Jedinak missed several games for Aston Villa this campaign thanks to the niggling issue, which returned after a full 90-minute shift in Australia’s 3-2 World Cup qualifying win over Saudi Arabia in Adelaide.
Coach Ange Postecoglou made the tough decision to withdraw the 32-year-old midfielder from both tonight’s friendly with Brazil at the MCG and the Confederations Cup, a busy schedule featuring four games in 13 days and a long-haul flight to Russia.
Replacing Jedinak in the side will be uncapped Austrian-based midfielder Jimmy Jeggo, a former Adelaide United regular who’s yet to make his international debut.
“Losing Mile is a blow as he’s not only an important member of the midfield, but a great leader amongst the group,” Postecoglou said.
Meanwhile, the coach doesn’t mind where the Socceroos’ pivotal final home World Cup qualifier is held, as long as the pitch gives his squad the best possible home advantage.
Australia’s last fixture against Thailand on September 5 could be the make or break on the road to Russia 2018.
The Victorian government has reportedly launched a bid to host the high-stakes clash at AAMI Park, which falls five days after the Socceroos’ away qualifier against Japan five days earlier.
As Football Federation Australia make moves to lock in a venue, Postecoglou was more focused on facilities.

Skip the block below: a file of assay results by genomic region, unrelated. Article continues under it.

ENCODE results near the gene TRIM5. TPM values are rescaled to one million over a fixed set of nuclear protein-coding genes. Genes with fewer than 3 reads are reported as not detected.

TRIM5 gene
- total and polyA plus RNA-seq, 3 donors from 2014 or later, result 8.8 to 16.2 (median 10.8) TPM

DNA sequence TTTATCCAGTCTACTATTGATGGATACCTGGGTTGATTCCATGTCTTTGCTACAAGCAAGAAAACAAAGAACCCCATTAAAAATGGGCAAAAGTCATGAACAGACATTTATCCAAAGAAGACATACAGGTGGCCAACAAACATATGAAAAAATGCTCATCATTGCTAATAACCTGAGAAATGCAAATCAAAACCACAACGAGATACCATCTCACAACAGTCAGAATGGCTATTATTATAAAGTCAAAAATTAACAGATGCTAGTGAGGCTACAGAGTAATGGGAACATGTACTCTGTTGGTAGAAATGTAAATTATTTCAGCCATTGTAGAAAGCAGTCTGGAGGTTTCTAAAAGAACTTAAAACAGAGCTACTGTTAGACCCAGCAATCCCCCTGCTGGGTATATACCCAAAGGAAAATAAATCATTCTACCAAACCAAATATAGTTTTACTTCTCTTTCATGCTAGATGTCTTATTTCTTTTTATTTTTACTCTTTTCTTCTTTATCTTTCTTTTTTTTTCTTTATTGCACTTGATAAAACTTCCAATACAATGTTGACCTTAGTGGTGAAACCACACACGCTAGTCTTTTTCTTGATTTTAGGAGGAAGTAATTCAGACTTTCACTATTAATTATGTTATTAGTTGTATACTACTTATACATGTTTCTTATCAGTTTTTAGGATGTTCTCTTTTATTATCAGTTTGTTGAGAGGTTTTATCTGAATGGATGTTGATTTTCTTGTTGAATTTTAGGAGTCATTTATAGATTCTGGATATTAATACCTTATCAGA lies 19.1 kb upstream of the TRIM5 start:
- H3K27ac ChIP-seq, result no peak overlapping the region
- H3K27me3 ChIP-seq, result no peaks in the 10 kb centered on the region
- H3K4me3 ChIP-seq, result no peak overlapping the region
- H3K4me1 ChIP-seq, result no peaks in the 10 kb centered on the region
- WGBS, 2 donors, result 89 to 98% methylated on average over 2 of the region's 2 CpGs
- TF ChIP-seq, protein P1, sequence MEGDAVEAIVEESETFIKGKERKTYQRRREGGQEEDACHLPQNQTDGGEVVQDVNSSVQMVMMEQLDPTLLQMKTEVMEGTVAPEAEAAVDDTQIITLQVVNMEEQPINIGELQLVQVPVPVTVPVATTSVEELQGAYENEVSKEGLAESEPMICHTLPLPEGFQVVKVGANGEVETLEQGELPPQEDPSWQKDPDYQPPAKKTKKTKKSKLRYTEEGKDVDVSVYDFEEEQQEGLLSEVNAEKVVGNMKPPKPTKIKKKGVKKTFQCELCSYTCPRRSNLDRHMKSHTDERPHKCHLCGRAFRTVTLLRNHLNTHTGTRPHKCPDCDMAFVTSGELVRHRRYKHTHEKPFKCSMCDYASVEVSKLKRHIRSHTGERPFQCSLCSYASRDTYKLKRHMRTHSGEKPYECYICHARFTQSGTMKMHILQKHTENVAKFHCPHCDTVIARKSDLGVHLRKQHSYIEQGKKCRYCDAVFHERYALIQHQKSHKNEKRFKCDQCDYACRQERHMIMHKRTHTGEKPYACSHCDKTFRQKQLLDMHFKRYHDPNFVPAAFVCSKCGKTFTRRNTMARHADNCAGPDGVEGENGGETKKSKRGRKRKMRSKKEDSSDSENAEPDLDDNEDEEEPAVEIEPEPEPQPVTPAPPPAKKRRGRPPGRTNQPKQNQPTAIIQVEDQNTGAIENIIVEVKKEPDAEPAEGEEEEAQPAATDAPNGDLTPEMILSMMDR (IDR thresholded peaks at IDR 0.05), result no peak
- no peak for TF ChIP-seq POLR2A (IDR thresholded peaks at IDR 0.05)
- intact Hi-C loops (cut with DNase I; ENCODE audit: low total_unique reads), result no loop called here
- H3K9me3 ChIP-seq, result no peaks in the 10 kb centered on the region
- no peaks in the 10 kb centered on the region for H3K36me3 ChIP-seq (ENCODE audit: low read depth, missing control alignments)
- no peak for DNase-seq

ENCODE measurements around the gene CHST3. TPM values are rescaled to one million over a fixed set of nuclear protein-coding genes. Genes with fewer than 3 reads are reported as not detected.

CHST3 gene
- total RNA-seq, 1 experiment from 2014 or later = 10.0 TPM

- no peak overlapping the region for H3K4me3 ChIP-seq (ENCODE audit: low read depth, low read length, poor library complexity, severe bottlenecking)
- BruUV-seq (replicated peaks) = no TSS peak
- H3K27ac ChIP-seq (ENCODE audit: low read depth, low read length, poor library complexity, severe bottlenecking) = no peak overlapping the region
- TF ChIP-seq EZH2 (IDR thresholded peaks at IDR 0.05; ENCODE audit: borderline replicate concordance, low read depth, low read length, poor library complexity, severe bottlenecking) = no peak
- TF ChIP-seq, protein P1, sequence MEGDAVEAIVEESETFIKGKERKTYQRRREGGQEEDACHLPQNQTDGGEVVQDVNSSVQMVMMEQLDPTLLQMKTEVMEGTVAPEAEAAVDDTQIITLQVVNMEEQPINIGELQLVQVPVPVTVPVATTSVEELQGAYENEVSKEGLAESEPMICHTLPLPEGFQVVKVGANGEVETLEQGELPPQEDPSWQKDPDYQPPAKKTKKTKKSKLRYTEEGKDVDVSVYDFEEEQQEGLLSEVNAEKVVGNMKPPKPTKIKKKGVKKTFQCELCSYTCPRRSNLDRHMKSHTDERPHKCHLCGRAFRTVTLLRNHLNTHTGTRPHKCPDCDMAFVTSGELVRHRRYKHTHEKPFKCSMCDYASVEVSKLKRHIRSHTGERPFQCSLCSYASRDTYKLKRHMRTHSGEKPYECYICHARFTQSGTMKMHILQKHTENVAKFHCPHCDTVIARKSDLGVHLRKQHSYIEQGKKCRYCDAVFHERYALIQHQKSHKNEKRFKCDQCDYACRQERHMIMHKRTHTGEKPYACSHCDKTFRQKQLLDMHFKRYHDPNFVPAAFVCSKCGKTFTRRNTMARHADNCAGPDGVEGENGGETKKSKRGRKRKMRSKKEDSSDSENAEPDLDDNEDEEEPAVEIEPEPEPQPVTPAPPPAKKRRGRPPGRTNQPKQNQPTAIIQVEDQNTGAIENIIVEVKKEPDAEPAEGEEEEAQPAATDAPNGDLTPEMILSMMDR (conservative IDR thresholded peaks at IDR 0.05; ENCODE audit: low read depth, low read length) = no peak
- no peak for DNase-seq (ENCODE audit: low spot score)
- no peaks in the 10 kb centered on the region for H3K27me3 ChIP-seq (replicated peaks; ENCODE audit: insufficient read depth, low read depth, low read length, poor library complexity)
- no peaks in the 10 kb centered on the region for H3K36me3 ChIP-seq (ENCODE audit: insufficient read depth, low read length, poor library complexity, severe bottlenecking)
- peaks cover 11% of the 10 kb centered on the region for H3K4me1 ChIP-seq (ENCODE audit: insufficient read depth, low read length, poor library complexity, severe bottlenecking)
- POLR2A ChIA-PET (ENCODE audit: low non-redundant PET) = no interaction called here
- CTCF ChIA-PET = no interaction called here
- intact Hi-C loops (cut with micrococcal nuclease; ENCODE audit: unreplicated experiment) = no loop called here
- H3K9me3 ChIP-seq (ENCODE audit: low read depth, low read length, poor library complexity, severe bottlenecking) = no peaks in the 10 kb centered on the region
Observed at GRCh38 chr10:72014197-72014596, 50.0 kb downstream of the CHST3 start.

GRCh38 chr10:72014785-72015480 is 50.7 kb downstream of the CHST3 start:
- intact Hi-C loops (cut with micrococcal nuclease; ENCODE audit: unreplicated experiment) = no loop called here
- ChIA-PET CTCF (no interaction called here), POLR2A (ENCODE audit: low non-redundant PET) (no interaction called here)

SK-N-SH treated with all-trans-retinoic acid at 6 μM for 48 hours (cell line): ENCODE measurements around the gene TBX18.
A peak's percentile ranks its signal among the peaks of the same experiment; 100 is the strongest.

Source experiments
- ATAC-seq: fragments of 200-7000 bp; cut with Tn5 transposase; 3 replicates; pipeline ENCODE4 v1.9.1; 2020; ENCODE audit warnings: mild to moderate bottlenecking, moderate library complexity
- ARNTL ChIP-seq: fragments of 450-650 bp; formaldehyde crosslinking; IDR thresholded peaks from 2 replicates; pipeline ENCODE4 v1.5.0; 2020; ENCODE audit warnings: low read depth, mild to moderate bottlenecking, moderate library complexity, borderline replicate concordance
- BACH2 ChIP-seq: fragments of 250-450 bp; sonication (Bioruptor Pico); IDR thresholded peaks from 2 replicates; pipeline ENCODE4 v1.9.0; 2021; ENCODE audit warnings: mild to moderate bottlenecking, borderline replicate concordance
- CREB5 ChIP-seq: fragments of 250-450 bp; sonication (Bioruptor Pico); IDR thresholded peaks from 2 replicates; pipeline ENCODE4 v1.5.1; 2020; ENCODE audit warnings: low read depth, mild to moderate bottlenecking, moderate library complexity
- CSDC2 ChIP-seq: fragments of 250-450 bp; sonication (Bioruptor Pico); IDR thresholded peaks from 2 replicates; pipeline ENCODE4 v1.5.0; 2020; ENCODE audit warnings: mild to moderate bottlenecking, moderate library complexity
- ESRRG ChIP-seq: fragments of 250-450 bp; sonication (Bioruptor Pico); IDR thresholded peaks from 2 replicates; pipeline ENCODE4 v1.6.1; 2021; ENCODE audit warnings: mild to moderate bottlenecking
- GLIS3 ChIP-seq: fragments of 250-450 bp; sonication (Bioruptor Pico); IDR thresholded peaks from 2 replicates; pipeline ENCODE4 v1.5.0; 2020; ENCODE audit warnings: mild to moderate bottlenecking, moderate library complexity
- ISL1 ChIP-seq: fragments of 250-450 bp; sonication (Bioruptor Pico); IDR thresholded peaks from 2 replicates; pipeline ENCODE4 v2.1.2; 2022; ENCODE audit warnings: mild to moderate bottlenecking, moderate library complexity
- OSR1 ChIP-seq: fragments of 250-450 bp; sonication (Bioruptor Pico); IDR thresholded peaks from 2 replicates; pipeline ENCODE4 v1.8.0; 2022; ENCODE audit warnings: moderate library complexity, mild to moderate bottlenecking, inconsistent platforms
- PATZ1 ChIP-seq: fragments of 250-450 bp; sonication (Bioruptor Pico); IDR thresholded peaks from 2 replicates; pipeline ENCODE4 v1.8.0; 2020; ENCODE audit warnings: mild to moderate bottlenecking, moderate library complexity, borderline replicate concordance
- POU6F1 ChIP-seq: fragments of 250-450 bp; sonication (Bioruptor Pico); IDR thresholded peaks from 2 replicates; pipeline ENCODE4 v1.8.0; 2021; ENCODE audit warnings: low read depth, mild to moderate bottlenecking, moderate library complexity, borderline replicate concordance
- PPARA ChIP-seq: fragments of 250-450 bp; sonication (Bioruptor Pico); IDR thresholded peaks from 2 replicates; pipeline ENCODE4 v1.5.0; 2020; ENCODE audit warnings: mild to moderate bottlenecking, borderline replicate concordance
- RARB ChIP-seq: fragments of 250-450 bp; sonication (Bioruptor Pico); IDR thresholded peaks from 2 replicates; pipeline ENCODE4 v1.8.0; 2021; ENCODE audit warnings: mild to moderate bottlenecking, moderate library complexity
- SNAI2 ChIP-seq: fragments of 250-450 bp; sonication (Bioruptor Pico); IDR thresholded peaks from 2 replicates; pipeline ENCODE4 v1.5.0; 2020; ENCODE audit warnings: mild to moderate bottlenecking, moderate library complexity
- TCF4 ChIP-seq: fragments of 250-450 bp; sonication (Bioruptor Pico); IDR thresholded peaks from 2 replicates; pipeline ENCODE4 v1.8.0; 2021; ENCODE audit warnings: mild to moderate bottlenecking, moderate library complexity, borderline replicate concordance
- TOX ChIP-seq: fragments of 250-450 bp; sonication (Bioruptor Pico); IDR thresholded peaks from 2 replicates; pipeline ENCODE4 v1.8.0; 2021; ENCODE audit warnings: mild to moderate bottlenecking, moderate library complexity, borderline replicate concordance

“I think the most important thing for us is the surface,” Postecoglou said.
“It’s very important, we have seen that in recent times.
“Wherever we are most welcome you would like to think everyone would back us for that most crucial qualifier.
“We have travelled around the country a fair bit since I have been in charge.
“From that perspective the one thing we want to make sure is we get the right kind of conditions to play our football to give us any home advantage we need.”
Postecoglou has been critical of some of the pitches served up for Socceroos games around Australia.
He was particularly irate about the surface at ANZ Stadium for last year’s friendly with Greece, while there was a private belief Allianz Stadium fell short of international standard for March’s 2-0 qualifying win over the United Arab Emirates.
Third-placed Australia are locked in a battle with Saudi Arabia and Japan for two automatic World Cup spots.
To finish third would send them to playoffs against the third-placed side from Group A (currently Uzbekistan), with the winner of that two-legged series taking on the fourth-placed team from CONCACAF qualifying, a far-from-ideal scenario.
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